320 years since last Cascadia event, emergency managers call for preparedness

Sunday marks 320 years since the last Cascadia event, an estimated 9.0 magnitude earthquake and tsunami, and emergency managers are reminding Oregonians to be ready for the next “Big One.”

Many people in the Pacific Northwest are aware of the dangers of the Cascadia Subduction Zone since wider attention has been drawn to the 600-mile fault that runs from northern California to British Columbia, about 70-100 miles off the Pacific coast. The last Cascadia earthquake and tsunami occurred in this fault on January 26, 1700.

Although it’s been 320 years since the last Cascadia event, geologists know another one will happen and that it’s a good idea to be prepared. It’s not a matter of if, but rather when, the next Cascadia earthquake and tsunami will strike.

Althea Rizzo, geologic hazards program coordinator for Oregon’s Office of Emergency Management, says that knowing what to do, and how to be prepared for a large-scale earthquake, or any disaster, can help to calm fear and empower people to take action. That action, says Rizzo, includes putting together a family plan and emergency kits to be 2 Weeks Ready.

“Being prepared to be self-sufficient for two weeks is an achievable goal and you may be more prepared than you think,” Rizzo said. “See what you already have and you can get there over time.”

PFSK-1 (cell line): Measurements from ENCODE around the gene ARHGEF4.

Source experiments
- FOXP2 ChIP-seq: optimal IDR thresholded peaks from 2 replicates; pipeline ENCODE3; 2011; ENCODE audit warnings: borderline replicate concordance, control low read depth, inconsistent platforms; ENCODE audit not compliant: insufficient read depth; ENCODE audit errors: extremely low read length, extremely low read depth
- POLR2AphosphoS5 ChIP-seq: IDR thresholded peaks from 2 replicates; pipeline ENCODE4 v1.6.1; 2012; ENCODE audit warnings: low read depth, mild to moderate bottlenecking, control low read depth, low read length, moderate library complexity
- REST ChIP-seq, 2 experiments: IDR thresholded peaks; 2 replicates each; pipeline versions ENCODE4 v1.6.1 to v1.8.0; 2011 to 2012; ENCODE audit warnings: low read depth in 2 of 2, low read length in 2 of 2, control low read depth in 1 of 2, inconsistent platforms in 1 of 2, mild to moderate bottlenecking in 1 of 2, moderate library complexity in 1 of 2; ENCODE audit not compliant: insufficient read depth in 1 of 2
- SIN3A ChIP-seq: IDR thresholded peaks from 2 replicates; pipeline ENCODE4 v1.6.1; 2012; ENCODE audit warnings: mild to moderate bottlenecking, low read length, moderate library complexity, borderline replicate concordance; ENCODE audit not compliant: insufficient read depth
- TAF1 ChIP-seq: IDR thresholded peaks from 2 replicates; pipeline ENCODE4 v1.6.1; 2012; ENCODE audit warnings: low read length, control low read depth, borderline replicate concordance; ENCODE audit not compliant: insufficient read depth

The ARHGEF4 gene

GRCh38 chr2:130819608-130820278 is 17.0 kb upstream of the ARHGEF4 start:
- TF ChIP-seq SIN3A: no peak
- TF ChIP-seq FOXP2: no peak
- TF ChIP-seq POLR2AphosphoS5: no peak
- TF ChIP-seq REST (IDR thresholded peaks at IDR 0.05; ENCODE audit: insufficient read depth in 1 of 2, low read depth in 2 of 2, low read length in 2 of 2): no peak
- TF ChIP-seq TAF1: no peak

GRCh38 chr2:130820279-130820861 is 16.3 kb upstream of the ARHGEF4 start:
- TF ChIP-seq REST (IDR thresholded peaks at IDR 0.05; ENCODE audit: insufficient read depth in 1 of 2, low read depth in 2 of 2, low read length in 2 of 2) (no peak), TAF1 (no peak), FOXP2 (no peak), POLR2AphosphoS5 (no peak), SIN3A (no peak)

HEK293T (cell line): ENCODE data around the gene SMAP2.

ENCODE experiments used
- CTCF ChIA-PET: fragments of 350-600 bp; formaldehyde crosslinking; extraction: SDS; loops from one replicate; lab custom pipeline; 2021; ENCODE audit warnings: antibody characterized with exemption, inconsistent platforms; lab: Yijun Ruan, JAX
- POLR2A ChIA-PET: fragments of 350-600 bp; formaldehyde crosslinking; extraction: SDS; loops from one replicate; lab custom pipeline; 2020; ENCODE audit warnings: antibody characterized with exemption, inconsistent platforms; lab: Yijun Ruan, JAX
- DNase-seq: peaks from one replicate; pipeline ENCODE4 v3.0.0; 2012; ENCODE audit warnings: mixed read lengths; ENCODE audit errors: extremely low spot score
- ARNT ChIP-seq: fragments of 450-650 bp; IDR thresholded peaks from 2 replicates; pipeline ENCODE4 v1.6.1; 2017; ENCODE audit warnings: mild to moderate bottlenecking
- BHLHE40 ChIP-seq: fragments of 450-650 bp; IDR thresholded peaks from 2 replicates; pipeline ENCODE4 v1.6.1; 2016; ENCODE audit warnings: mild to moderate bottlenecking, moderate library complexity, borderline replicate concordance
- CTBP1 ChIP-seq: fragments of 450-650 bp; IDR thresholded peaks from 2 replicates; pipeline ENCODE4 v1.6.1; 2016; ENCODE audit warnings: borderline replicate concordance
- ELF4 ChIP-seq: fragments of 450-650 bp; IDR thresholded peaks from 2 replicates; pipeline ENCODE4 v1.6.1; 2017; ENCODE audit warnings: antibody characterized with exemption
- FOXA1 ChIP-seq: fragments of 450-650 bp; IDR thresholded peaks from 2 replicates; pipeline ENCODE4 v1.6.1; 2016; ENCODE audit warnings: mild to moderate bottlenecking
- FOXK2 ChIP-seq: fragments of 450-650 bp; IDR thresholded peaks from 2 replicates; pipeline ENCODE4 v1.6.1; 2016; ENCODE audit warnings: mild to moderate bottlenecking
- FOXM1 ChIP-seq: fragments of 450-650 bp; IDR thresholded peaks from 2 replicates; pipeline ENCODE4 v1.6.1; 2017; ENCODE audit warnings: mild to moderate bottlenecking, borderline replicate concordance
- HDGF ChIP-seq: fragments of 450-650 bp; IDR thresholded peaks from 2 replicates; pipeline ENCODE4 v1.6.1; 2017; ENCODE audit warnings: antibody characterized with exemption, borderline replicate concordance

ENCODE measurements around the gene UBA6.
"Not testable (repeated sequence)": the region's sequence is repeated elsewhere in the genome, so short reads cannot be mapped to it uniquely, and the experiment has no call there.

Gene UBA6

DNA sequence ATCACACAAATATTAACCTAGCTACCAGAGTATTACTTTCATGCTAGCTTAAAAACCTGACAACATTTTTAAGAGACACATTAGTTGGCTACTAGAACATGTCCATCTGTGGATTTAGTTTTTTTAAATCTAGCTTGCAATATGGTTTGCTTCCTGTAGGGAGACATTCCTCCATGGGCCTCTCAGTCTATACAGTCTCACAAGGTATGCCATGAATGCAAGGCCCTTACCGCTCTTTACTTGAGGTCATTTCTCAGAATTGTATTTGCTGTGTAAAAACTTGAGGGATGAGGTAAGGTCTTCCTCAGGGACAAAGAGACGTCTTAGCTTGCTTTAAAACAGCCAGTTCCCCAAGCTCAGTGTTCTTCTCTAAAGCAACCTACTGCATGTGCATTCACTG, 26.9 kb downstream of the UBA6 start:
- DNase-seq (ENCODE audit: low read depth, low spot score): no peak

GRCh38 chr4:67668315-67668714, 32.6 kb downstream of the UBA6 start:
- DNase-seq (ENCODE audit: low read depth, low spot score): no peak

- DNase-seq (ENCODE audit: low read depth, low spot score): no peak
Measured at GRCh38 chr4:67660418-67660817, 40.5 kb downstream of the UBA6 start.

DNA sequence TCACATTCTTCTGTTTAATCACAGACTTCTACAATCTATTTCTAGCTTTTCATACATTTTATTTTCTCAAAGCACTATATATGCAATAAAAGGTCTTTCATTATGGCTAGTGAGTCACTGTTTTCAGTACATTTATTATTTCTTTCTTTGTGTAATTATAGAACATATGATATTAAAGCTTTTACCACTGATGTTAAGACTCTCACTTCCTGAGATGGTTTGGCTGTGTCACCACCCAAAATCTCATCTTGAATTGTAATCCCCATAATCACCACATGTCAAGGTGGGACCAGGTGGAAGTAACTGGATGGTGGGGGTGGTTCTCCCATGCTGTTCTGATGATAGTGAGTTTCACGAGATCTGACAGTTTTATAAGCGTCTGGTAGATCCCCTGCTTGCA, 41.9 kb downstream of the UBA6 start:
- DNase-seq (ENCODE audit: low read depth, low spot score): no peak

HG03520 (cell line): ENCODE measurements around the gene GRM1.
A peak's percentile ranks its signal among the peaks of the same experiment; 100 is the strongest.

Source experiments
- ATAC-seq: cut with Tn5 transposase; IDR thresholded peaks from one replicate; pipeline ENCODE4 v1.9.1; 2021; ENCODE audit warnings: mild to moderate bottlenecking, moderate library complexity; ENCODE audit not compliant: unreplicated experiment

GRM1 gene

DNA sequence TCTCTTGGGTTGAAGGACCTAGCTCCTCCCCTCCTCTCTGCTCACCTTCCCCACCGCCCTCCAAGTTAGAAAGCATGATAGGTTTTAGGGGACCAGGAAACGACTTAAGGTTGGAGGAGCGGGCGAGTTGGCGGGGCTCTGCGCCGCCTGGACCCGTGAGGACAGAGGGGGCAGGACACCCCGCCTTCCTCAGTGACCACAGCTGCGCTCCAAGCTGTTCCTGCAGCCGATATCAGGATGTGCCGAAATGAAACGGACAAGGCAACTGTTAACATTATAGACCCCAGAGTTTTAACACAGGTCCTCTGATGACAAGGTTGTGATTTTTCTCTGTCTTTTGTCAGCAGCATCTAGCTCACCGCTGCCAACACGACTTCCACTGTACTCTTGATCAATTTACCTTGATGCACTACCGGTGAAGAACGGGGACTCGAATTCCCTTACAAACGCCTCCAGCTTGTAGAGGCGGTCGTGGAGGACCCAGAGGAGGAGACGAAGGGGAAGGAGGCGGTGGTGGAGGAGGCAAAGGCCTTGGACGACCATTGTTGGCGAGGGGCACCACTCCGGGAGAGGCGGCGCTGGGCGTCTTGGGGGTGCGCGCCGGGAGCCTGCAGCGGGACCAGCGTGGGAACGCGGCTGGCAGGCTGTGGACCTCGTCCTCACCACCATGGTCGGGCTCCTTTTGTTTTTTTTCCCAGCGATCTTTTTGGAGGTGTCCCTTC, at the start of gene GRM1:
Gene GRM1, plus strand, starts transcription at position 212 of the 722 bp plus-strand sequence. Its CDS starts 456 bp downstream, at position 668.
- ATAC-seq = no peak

Leadership in Oregon is making it a priority to get better prepared for the next Cascadia event.

On Monday, Gov. Kate Brown is scheduled to attend an event commemorating the anniversary of Cascadia, and a briefing on the seismic safety technology called ShakeAlert, where she will also officially proclaim January 26-February 1 as Cascadia Earthquake Preparedness Week.

“When the next large-scale Cascadia earthquake and tsunami strike the Pacific Northwest, Oregon will face the greatest challenge of our lifetimes,” Brown said. “To be ready to recover, we must be aware and prepared. In the aftermath of a large-scale natural disaster, Oregonians will have to count on each other in the community, in the workplace, and at home until first responders are able to reach them. I urge everyone to start conversations this week with their families, friends, and loved ones about how to be safe and as ready as possible, especially by having two weeks of ready supplies.”

Oregon Office of Emergency Management has many tools and resources to be prepared for a Cascadia quake and other disasters. Check out our website at www.oregon.gov/OEM.

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